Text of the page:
The MLO Minute: “Traumatic Brain Injury, Transition Planning, and Special Education” —
By, Dennis McAndrews, Esq., Founder and Managing Partner Emeritus, and Caitlin McAndrews, Esq., Senior Partner Delaware/D.C. Metro —
Less than 1% of school aged students with disabilities are identified with traumatic brain injury according to a recent survey of the United States Department of Education’s Office of Special Education Programs. The OSEP survey looked at data from across the nation, including those collected through child count, educational environments, discipline and exiting data collections with a lens on students identified with traumatic brain injury.
Highlights from OSEP survey included the following:
Students with traumatic brain injury are statistically less likely to be served in the age range 5–11, but more likely to be served in the age range 12–17 when compared to all students with disabilities.
In school year (SY) 2021–22, White students were more likely to be identified with traumatic brain injury and Hispanic/Latino students were less likely to be identified with traumatic brain injury when statistically compared to all students with disabilities.
In SY 2020–21, children with traumatic brain injury, ages 14–21, when exiting their school career were statistically more likely to graduate and less likely to drop out when compared to all students with disabilities.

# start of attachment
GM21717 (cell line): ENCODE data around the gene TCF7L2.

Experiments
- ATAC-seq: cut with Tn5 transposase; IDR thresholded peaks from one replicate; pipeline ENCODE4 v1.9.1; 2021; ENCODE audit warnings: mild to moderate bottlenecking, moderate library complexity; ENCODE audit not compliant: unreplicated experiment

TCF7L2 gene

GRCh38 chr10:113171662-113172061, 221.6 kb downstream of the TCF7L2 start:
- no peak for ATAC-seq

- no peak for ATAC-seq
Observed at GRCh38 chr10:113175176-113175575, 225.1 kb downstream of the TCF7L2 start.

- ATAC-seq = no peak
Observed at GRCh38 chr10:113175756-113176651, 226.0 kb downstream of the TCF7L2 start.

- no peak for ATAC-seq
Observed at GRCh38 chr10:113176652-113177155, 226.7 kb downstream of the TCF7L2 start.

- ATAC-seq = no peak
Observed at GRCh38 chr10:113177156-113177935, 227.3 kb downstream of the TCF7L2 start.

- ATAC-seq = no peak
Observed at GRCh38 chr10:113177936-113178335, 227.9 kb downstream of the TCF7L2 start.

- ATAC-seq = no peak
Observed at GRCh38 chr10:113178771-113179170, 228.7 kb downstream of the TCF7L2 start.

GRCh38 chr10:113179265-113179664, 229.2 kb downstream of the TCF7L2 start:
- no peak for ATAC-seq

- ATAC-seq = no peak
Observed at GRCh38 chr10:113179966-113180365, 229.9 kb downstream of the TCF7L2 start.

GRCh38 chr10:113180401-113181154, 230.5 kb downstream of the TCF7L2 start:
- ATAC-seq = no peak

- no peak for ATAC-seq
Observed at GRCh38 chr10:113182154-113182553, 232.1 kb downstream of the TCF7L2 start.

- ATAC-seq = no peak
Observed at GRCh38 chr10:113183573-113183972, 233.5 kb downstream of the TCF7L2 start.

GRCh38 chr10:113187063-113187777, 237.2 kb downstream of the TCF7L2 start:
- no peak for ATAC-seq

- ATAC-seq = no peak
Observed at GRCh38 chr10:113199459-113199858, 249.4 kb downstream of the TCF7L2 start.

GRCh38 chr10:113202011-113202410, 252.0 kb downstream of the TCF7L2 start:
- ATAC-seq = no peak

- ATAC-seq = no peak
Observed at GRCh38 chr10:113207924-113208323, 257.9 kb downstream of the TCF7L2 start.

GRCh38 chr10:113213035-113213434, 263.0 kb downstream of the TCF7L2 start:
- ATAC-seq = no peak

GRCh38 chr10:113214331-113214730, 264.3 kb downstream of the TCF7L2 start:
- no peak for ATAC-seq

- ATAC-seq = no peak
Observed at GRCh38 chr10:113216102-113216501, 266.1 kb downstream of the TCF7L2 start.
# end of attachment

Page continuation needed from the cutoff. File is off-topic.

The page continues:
In SY 2021–22, students with traumatic brain injury were statistically less likely to be extensively included inside a regular class (i. e. 80% or more of the day) when compared to all students with disabilities.
At our firm, we have found that careful transition planning in the last several years of high school for students with traumatic brain injury is essential. For many of these students, transition to competitive work is both realistic and appropriate, while others will require extensive habilitation services through Medicaid and state-funded programs. Without adequate transition planning, major opportunities to provide meaningful movement into post-secondary life will be lost forever. It is critical to remember that extensive community services and community interaction are critical touchstones of proper transition planning through the uses of measured introductions to competitive employment, vocational services, and the use of job coaches. We regularly assist families in developing robust transition plans. Our initial special education consultations are free and most cases are handled on behalf of families without retainer or payment of hourly fees and on a contingency basis. Families should not hesitate to reach out to us by CLICKING HERE or by calling any of our numbers on our website.